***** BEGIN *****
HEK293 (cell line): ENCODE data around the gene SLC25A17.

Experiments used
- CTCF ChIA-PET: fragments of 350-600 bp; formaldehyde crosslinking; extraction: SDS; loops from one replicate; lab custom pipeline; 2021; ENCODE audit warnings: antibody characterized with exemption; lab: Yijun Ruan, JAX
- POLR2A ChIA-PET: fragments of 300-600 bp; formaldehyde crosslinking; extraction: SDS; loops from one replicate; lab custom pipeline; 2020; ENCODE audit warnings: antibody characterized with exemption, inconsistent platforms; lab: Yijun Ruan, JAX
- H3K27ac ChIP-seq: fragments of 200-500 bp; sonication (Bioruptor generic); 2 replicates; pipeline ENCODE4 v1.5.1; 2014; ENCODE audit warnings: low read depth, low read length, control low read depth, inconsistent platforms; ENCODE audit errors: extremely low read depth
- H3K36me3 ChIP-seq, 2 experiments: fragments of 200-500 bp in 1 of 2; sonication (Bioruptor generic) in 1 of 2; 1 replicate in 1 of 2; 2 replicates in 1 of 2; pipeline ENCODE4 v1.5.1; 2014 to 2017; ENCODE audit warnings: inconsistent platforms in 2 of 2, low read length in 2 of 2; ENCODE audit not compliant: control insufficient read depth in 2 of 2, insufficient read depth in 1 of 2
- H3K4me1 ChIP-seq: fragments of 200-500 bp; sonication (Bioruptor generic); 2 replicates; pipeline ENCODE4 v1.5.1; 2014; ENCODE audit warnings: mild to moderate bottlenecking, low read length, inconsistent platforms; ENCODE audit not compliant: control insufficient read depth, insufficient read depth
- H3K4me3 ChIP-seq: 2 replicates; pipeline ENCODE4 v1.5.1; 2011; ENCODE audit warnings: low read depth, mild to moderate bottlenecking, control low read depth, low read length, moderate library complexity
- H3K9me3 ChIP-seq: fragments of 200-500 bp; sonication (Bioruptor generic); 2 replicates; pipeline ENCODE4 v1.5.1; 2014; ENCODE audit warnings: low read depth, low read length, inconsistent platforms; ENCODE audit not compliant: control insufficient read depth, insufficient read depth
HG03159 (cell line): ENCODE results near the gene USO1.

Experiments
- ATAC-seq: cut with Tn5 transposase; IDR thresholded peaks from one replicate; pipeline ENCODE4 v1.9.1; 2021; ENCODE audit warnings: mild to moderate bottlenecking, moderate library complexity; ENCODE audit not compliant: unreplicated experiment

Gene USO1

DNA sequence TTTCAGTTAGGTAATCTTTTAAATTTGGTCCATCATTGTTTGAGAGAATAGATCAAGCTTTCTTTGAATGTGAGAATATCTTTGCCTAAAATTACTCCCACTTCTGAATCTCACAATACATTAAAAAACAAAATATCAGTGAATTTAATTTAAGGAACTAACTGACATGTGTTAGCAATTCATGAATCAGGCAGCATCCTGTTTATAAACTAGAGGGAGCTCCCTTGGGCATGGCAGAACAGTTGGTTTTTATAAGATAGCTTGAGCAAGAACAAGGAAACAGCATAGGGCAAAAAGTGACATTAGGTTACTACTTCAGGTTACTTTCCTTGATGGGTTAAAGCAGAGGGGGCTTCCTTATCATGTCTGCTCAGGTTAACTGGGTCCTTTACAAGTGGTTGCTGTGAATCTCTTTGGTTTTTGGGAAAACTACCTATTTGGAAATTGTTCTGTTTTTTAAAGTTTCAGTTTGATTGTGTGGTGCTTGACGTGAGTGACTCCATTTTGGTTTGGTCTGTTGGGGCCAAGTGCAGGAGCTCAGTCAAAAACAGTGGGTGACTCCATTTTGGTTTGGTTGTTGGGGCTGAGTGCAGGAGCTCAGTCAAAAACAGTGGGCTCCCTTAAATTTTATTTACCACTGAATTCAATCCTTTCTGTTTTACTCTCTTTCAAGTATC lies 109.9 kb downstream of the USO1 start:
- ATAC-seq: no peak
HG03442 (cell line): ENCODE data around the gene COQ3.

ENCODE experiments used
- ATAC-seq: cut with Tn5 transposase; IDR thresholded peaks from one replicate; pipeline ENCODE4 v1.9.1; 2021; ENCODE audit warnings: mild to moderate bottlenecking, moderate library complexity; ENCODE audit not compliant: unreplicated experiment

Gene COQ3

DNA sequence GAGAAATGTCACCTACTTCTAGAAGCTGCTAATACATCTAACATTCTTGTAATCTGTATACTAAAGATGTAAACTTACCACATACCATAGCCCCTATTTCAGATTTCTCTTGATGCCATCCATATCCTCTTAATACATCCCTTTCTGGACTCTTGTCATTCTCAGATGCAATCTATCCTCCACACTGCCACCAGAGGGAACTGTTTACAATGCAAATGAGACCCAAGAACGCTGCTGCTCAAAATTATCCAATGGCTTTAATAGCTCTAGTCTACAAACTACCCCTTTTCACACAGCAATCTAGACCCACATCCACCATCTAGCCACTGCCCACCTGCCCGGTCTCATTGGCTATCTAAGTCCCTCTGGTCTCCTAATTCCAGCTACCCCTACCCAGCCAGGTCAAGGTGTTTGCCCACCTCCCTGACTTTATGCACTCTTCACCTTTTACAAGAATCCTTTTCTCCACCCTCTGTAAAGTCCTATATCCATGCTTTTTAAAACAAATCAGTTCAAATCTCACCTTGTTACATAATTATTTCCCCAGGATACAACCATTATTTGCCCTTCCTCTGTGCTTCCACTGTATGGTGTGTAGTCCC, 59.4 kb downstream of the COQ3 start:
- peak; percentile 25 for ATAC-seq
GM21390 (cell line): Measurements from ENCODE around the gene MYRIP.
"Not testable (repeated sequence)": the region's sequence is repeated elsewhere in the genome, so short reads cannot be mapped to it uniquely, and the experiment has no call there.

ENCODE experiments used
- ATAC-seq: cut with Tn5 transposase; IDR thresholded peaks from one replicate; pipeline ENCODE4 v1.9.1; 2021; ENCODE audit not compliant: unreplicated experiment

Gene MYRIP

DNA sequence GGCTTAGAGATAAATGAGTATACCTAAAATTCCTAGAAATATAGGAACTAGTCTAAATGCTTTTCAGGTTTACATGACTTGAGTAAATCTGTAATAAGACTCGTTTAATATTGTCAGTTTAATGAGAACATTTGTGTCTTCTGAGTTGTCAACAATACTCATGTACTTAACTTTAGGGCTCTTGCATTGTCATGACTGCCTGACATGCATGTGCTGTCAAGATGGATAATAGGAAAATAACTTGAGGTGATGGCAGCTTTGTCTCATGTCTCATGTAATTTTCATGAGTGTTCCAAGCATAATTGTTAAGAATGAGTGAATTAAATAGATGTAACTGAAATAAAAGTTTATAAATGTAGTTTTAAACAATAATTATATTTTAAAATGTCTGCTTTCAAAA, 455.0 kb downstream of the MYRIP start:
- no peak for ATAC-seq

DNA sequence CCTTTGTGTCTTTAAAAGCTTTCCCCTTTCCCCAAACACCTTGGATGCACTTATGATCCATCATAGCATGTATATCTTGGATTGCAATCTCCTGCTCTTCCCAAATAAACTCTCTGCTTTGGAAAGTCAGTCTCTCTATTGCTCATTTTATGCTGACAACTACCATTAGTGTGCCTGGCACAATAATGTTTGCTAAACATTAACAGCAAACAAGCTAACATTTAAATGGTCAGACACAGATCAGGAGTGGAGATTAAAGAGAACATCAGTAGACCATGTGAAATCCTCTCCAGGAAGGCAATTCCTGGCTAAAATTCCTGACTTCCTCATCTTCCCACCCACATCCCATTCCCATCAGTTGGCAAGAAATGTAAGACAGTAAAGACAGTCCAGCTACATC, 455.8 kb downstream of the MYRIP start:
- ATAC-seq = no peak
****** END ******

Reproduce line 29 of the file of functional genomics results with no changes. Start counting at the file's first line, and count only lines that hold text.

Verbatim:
DNA sequence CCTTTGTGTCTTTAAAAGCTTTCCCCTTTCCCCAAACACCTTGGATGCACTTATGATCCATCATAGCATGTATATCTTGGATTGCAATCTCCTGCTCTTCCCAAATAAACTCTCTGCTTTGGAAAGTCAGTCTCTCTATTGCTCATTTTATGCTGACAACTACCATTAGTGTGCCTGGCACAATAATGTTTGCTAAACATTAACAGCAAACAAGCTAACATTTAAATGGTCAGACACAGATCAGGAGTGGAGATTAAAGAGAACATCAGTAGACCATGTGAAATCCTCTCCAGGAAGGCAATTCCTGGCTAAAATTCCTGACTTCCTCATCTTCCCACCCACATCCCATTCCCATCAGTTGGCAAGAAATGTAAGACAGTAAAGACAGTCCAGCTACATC, 455.8 kb downstream of the MYRIP start: